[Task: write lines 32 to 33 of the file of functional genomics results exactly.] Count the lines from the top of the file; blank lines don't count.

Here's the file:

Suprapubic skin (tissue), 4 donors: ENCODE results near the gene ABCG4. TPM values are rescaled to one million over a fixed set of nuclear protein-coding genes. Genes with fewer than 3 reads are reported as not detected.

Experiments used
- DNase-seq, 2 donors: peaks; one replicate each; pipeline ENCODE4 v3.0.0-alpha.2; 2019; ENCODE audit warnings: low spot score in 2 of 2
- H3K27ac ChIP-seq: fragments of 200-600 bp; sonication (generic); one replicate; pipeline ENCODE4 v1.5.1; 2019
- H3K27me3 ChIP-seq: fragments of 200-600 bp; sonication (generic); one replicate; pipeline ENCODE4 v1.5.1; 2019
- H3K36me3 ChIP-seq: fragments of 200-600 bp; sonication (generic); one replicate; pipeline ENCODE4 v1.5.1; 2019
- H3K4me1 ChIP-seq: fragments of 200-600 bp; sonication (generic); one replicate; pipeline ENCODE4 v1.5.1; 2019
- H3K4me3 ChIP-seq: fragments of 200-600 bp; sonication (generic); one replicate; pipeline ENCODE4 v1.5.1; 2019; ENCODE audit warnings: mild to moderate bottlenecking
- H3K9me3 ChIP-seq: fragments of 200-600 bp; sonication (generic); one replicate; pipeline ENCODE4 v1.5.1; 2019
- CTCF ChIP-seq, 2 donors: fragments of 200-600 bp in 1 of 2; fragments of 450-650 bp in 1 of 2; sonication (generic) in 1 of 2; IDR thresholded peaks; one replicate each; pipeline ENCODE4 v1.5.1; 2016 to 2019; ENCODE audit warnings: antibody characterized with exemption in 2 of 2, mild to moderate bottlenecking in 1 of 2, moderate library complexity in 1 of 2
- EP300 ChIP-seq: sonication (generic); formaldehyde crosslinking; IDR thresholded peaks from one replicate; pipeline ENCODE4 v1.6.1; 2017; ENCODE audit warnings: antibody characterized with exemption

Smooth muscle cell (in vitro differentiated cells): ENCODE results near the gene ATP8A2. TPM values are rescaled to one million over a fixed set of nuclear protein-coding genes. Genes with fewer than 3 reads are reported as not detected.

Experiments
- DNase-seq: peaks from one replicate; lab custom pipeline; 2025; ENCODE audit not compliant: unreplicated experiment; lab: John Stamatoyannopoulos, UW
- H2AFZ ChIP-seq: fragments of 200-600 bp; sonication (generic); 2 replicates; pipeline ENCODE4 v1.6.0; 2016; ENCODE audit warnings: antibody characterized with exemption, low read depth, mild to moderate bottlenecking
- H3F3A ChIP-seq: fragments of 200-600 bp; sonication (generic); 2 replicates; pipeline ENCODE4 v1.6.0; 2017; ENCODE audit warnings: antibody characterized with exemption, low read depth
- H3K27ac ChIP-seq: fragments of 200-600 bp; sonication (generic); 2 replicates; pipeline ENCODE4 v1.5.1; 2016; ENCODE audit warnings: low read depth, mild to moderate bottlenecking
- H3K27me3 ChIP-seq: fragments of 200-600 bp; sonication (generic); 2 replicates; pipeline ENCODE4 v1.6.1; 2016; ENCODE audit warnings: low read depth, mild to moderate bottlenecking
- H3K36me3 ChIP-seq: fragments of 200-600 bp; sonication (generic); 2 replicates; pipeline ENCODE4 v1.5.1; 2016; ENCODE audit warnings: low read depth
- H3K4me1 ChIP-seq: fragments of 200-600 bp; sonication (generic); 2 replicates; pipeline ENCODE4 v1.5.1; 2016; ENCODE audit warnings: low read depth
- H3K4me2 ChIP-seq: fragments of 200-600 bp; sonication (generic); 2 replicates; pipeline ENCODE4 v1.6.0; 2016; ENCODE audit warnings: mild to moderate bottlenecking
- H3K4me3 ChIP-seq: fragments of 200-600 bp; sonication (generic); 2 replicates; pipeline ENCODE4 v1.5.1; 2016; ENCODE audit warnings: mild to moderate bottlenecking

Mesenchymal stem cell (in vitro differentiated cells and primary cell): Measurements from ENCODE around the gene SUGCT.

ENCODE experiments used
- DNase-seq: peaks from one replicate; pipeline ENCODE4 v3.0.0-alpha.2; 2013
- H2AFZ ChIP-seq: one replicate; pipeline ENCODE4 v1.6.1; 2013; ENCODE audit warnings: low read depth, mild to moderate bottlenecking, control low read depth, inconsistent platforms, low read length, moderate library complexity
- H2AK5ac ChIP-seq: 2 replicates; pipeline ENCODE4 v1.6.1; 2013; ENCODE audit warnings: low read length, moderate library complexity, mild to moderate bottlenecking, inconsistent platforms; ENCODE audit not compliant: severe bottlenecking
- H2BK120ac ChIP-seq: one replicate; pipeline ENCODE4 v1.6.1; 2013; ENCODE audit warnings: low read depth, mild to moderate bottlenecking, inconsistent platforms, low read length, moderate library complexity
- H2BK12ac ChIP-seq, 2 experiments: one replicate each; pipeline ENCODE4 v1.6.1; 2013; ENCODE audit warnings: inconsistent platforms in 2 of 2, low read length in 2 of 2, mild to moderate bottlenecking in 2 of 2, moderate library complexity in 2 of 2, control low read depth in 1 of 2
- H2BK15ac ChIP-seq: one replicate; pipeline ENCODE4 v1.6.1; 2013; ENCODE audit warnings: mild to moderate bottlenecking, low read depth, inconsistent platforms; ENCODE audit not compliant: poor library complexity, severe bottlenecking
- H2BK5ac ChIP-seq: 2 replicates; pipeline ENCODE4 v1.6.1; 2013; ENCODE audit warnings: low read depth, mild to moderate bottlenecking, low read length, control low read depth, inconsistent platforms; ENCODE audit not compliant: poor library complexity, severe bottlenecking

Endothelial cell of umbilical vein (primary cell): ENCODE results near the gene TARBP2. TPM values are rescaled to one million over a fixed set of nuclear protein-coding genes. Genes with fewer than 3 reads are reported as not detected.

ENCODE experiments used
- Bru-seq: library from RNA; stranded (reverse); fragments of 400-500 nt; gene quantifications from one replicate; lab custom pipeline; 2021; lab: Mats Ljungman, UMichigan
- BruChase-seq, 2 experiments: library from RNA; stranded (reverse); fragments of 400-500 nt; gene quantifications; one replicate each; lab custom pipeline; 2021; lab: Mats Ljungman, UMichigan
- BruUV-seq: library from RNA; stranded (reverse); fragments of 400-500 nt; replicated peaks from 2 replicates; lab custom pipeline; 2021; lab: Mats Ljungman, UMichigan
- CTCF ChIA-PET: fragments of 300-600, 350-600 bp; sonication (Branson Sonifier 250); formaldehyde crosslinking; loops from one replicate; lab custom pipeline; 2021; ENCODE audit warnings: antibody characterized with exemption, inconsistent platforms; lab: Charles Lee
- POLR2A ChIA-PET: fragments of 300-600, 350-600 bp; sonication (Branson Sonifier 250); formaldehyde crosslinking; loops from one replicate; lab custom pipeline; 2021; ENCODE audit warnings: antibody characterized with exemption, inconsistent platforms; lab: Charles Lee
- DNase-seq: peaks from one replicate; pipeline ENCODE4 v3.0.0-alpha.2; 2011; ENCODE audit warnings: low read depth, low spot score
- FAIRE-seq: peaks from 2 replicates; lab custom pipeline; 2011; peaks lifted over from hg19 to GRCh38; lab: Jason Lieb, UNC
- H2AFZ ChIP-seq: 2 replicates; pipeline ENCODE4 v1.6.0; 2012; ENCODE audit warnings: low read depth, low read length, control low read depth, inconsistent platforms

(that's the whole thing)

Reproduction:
Endothelial cell of umbilical vein (primary cell): ENCODE results near the gene TARBP2. TPM values are rescaled to one million over a fixed set of nuclear protein-coding genes. Genes with fewer than 3 reads are reported as not detected.

ENCODE experiments used